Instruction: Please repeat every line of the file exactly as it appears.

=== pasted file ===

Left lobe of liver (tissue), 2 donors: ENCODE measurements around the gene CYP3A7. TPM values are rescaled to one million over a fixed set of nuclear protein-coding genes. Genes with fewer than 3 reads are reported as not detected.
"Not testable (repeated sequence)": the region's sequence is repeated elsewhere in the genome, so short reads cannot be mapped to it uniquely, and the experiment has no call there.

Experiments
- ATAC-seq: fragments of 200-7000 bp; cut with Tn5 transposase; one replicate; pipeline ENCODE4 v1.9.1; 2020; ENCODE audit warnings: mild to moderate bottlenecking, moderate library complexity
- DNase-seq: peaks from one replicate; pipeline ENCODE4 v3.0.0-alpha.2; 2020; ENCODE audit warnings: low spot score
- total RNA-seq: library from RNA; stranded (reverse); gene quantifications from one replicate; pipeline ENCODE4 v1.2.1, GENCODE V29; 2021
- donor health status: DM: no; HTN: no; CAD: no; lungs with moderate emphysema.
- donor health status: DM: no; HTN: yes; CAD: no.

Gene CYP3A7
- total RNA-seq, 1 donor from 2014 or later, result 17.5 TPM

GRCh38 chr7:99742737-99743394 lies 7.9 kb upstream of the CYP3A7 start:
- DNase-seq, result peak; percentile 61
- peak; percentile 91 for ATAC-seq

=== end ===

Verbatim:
Left lobe of liver (tissue), 2 donors: ENCODE measurements around the gene CYP3A7. TPM values are rescaled to one million over a fixed set of nuclear protein-coding genes. Genes with fewer than 3 reads are reported as not detected.
"Not testable (repeated sequence)": the region's sequence is repeated elsewhere in the genome, so short reads cannot be mapped to it uniquely, and the experiment has no call there.

Experiments
- ATAC-seq: fragments of 200-7000 bp; cut with Tn5 transposase; one replicate; pipeline ENCODE4 v1.9.1; 2020; ENCODE audit warnings: mild to moderate bottlenecking, moderate library complexity
- DNase-seq: peaks from one replicate; pipeline ENCODE4 v3.0.0-alpha.2; 2020; ENCODE audit warnings: low spot score
- total RNA-seq: library from RNA; stranded (reverse); gene quantifications from one replicate; pipeline ENCODE4 v1.2.1, GENCODE V29; 2021
- donor health status: DM: no; HTN: no; CAD: no; lungs with moderate emphysema.
- donor health status: DM: no; HTN: yes; CAD: no.

Gene CYP3A7
- total RNA-seq, 1 donor from 2014 or later, result 17.5 TPM

GRCh38 chr7:99742737-99743394 lies 7.9 kb upstream of the CYP3A7 start:
- DNase-seq, result peak; percentile 61
- peak; percentile 91 for ATAC-seq